3. Make an agreement TOGETHER to stick to the budget.

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Comments

  1. says

    You did a great job explaining this. It was also a huge thing for us when we grasped the new-budget-every-month concept.

    Now that we’ve been doing this for several years, other things like the car-repair fund, home repair fund, etc. are starting to make sense as well. After funding our emergency fund, we started separate accounts for those things, and now that they’ve had some time to build up, it’s incredibly exciting to be able to pull from the home fund when a repair comes up. And we just scheduled our summer vacation to Disney World, which wouldn’t be possible if it weren’t for purposeful vacation savings!

    • says

      Thanks Nony. And you are right. Once you’ve had the chance to fund something completely and pay for it ahead of time – you’ll never go back to the old way.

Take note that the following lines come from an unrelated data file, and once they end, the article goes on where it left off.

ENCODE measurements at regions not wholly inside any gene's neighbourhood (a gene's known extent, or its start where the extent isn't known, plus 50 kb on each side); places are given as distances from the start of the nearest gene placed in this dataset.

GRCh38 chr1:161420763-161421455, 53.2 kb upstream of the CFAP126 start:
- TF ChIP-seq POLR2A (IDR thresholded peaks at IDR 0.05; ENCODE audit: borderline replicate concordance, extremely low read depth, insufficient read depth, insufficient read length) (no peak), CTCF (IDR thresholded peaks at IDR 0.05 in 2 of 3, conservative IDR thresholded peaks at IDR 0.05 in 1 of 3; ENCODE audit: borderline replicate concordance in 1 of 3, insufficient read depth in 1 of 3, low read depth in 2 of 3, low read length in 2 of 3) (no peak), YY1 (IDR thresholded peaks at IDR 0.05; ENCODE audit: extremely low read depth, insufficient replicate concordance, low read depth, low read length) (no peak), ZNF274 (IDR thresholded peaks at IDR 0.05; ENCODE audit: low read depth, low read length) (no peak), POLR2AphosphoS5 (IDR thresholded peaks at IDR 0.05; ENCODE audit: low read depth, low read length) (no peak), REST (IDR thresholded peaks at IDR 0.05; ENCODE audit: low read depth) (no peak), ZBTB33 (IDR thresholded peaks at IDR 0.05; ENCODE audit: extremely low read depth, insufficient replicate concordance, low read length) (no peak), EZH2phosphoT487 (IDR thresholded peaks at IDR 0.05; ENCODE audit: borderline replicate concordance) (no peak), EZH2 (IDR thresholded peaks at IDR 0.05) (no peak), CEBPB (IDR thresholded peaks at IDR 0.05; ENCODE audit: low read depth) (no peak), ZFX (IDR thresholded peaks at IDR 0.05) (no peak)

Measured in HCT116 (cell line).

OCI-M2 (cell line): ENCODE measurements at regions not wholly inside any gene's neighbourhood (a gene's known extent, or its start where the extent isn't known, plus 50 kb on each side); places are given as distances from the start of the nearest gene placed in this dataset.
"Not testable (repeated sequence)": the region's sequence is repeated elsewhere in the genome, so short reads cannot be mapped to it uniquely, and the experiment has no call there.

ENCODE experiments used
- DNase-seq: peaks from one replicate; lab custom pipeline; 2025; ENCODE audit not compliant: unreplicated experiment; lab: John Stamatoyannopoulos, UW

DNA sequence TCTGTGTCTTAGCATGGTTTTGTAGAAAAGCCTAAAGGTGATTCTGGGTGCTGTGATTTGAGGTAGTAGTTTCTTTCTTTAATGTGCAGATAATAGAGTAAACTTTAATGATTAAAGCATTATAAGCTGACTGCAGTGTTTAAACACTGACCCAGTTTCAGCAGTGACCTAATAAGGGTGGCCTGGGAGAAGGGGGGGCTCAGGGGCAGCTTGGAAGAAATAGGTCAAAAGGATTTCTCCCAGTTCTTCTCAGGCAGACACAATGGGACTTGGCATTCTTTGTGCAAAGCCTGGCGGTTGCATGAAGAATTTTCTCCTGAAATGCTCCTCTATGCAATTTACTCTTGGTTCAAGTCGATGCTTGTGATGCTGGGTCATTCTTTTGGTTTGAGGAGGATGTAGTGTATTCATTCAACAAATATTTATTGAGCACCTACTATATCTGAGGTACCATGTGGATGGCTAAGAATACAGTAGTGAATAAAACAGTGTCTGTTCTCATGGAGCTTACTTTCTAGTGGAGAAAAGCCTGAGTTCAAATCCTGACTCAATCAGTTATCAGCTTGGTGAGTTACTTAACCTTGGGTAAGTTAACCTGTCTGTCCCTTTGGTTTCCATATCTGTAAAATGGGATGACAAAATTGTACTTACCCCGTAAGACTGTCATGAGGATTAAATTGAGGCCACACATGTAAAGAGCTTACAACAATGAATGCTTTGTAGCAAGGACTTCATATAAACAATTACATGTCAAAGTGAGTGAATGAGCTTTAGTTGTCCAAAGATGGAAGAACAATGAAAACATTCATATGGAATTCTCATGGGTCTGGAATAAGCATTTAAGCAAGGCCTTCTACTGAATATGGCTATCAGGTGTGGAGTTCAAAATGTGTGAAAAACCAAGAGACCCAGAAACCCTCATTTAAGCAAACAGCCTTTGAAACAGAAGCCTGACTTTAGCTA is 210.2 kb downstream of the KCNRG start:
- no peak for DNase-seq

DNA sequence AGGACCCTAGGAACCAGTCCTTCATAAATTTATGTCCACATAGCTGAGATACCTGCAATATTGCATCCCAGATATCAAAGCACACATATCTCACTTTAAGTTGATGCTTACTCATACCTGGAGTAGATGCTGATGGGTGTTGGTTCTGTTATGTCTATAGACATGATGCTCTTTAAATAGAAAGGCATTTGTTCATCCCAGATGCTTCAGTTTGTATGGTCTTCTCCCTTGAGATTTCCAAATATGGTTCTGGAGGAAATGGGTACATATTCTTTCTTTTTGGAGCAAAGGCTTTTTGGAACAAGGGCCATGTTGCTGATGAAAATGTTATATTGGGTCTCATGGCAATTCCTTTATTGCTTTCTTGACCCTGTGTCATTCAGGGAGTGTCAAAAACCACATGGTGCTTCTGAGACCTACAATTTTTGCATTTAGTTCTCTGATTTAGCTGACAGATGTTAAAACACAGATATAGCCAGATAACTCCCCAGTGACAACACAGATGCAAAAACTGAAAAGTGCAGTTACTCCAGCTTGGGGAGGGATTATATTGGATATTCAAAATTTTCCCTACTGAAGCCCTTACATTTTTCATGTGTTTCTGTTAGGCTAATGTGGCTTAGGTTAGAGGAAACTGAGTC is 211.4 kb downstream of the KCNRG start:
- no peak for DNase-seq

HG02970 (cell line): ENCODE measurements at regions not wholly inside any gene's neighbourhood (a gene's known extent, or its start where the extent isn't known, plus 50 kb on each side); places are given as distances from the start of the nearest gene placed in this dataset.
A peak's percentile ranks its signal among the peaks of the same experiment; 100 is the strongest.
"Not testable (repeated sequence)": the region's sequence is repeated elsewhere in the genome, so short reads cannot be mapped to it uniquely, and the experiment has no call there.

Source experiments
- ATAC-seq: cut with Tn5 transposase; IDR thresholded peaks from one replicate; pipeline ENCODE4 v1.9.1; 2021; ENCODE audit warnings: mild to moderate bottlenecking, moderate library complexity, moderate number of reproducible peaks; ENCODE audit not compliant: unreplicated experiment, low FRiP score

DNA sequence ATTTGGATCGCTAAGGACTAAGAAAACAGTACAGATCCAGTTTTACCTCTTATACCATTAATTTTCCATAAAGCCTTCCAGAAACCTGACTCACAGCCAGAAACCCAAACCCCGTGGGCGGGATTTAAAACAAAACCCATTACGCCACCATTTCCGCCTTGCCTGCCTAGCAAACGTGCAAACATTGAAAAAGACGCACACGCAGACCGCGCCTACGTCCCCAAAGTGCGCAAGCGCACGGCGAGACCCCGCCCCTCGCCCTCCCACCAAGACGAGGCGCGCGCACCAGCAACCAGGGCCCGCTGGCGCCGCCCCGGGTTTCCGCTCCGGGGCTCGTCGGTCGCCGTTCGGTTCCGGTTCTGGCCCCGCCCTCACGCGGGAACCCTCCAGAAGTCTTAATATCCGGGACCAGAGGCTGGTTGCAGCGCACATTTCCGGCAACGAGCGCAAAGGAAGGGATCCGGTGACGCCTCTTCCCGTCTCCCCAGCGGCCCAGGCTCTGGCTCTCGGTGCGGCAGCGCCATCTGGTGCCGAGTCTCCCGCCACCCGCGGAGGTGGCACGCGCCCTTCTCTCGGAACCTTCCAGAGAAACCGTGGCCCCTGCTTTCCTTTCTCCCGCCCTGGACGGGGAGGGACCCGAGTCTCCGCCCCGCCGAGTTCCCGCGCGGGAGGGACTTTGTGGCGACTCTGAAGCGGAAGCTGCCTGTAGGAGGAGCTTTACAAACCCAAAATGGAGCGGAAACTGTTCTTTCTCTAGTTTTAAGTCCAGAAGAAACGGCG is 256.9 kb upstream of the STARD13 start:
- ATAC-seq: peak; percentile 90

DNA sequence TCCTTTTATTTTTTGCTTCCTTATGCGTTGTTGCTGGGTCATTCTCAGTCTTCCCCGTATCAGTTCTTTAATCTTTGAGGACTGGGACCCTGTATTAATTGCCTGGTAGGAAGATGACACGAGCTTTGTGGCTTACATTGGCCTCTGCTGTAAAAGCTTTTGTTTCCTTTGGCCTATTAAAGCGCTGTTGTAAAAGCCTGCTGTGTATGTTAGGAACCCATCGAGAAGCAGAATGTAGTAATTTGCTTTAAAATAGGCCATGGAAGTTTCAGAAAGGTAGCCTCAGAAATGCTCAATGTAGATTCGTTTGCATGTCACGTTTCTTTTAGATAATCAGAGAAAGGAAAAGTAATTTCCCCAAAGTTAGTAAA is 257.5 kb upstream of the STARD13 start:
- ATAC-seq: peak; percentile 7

2. says

    I love the notebook idea – sometimes I spend so much time trying to make the perfect system or spreadsheet and then do not even use it! Keeping it simple will allow me to actually take the time to analyze the spend versus making it look pretty.
  3. Lauren says

    Great post. I have a question. Are you making the budget at the beginning of the month? If so, how do you know how much to put for things like car repairs that come up during the month? Or do you just adjust it throughout the month? Look at the bills you have at the time and estimate? My husband and I have been trying (half-heartedly, I admit) to do a budget but we’re not any good at it yet. I appreciate your posts on the subject. It has got me thinking about it again.